The Big Game (Because S***r B**l is Trademarked)

The two weeks leading up to the Super Bowl have given those who follow football and sports in general a deluge of articles and interviews filled with statistics and predictions. Examples are here, here, here, and here, and those were just the ones I could come up with in a five minute span. Sports talk radio and television has been filled with talking heads saying how the Indianapolis Colts will play one way and the Chicago Bears will employ such-and-such a strategy. The stations must be desperate for content, because this is a complete waste of time. History has shown us that such detailed predictions about the Super Bowl, aside from which team will emerge victorious, usually turn out to be completely wrong.

Consider the Patriots / Panthers Super Bowl in 2004. Both teams were known for their defensive prowess, and thus, TV talking heads and writers predicted a defensive struggle. For the first and third quarters, it was just that – no points were scored. However, in the other half of the game, it was an offensive shootout. The teams put up a combined 24 points in the second quarter and 37 points in the fourth. The defenses were so brutally physical in the odd-number quarters that they were worn down in the even-numbered ones.

The Super Bowl in 2003 had a similar feel to this year’s. Both teams were considered excellent. The Tampa Bay Buccaneers were the defensive powerhouse whose offense was spotty at best. The Oakland Raiders offensive attack was tops in the league. Many predicted a close game with Oakland coming out on top, however, Tampa Bay’s defense intercepted Oakland QB Rich Gannon five times in a 48-21 blowout.

I myself predicted that the Philadelphia Eagles would get blown out in 2005 by the New England Patriots. Aside from the fact that I was right about the Patriots’ victory, I was wrong on all other counts.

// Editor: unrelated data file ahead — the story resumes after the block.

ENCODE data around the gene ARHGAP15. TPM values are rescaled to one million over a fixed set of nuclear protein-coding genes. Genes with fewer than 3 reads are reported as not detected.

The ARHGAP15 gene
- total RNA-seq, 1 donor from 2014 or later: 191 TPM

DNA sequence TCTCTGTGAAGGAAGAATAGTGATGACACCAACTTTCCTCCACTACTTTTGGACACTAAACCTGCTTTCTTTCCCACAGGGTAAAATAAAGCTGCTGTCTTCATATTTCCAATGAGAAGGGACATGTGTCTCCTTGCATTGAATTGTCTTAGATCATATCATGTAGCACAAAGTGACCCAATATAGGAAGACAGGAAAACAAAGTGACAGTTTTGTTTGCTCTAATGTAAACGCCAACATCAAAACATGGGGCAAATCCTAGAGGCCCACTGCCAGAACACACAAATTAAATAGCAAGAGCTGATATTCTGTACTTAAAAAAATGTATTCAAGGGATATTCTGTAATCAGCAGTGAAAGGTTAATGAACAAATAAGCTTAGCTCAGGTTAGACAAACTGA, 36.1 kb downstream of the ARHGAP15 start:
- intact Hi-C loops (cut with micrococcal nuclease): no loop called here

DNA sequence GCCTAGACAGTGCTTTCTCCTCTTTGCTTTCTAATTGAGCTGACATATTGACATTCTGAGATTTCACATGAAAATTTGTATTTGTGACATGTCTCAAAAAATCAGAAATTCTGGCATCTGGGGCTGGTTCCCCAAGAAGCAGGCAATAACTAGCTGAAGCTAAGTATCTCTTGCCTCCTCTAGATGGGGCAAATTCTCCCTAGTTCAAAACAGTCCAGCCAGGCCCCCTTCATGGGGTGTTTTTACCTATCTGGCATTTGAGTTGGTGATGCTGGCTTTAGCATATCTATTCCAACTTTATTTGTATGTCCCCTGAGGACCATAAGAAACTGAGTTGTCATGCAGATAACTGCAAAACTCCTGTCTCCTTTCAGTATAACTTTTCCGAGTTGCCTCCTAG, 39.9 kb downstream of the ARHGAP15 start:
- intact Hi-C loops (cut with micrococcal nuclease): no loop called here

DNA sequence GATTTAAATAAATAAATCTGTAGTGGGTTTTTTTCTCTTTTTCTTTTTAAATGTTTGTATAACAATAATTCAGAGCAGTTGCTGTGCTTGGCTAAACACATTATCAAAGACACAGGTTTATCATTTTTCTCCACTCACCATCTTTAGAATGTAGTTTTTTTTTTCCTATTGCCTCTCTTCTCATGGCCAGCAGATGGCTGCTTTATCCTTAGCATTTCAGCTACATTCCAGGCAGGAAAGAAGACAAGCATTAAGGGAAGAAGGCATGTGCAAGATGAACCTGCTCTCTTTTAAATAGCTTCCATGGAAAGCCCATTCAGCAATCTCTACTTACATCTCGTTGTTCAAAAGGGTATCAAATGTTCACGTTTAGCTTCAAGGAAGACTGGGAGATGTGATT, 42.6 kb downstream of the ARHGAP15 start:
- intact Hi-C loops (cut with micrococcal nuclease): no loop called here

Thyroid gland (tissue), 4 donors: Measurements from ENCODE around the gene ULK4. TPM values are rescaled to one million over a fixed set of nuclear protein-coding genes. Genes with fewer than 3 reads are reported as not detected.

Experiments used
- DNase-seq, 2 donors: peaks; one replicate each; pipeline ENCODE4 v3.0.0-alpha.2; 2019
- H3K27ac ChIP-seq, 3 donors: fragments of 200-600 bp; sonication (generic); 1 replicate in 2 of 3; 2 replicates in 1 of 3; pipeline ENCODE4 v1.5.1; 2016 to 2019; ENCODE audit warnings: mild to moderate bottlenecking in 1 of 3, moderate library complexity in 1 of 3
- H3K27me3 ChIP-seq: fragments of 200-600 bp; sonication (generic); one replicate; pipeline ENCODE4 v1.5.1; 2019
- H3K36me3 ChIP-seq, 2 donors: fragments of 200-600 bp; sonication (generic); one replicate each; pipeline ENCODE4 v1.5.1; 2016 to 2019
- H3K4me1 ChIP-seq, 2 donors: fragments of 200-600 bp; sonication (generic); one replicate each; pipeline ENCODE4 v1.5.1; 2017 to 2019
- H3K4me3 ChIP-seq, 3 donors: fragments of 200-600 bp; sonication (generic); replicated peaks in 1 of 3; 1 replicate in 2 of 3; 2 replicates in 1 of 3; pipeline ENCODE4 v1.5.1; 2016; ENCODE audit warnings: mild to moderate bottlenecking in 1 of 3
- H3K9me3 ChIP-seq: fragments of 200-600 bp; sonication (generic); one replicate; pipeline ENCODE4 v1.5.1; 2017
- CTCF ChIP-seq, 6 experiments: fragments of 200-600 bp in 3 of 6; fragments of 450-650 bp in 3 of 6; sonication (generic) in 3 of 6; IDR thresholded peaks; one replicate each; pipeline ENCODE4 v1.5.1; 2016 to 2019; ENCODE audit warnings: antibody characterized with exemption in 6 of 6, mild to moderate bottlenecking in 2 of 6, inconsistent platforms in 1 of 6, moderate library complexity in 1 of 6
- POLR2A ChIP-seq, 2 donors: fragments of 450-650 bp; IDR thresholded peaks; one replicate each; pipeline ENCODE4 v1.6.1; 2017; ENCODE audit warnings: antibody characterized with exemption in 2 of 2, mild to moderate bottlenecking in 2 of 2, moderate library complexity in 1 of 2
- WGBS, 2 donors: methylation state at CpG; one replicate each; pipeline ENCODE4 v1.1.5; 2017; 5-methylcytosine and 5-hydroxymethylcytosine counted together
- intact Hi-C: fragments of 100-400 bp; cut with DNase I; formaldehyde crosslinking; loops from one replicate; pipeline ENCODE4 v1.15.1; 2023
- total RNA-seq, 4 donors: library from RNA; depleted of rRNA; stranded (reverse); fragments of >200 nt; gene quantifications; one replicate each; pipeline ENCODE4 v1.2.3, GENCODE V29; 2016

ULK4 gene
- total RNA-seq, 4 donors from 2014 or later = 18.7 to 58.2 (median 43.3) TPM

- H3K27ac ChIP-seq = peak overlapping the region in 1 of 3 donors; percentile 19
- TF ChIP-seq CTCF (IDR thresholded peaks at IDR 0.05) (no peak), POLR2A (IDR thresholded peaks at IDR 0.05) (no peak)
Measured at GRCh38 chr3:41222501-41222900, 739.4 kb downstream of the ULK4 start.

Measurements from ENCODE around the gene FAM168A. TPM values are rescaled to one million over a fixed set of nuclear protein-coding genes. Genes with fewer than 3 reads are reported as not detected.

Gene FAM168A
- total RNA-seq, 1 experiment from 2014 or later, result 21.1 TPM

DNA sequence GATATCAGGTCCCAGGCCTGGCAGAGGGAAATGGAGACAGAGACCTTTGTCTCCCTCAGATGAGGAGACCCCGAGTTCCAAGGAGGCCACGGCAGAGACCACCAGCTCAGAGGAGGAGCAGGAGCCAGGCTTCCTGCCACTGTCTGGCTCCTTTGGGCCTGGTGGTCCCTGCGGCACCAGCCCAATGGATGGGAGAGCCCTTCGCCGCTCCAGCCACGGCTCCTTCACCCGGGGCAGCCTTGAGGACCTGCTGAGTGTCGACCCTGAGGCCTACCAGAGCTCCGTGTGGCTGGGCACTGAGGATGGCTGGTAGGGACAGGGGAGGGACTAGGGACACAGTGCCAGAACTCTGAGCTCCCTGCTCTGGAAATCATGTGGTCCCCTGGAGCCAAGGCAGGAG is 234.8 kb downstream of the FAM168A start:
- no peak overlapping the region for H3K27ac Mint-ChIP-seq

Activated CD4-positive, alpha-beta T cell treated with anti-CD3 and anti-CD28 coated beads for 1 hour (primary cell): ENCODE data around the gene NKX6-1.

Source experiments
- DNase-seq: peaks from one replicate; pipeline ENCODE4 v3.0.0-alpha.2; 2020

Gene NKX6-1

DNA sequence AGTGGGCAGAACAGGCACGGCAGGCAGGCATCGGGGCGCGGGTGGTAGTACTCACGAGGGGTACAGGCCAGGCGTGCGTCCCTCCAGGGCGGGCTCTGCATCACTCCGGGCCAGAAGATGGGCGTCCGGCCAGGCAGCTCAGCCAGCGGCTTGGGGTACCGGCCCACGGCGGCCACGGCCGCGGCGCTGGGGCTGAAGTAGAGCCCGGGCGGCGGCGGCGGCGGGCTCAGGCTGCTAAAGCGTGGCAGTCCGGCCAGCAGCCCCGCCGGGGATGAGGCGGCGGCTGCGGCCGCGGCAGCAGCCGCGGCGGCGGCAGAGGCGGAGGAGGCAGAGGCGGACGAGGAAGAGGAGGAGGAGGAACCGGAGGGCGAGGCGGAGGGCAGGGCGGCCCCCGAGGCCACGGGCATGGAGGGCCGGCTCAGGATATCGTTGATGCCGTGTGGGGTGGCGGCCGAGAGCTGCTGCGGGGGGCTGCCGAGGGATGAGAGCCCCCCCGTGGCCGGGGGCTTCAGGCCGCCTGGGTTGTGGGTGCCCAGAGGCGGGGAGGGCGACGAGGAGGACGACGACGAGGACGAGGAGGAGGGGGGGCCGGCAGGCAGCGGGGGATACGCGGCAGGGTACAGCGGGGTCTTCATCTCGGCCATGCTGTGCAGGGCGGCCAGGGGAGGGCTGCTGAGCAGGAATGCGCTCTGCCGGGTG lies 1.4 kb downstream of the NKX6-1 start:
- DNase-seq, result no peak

I subscribe to the old school theory that all teams expound but very little actually put into practice: that championships are won with defense, running, and special teams. While a good air attack makes for exciting football, it is mitigated by those other three elements. A good defense speaks for itself – it prevents yardage and points. A quality running game controls the clock, keeps passing-oriented offenses off the field, and keeps your defense well-rested. Good special teams play keeps passing offenses deep in their own territory, forcing them to go on long drives and increasing the possibility that they will make mistakes to a good defense.

So, instead of writing a long winded column on how Peyton Manning must utilize the play-action fake and go deep to his tight end down middle of the field to beat the Bears cover-2 defense, I will say this: whichever team plays the best on defense, runs for quality yards, and makes the important plays on special teams will win the game. Other than that I have absolutely no idea who is going to win. They’re both good teams who deserve to be there.

Make some good food, get together with some friends, partake of a few beverages of choice, and enjoy a modern American tradition, even if the only sources of entertainment are the commercials and the halftime show.

One Response to “The Big Game (Because S***r B**l is Trademarked)”

  1. Bitter says:

    With the glory of the internet I don’t even have to sit through the game to watch the commercials now. :)

    No offense meant to football, but I just can’t stand pro ball. If the college national game had the commercial debut goodness of the “Big Game”, then I’d be in heaven. Well, I’d be happy. I’d only be in heaven if OU was also playing. Stupid f*cking Boise.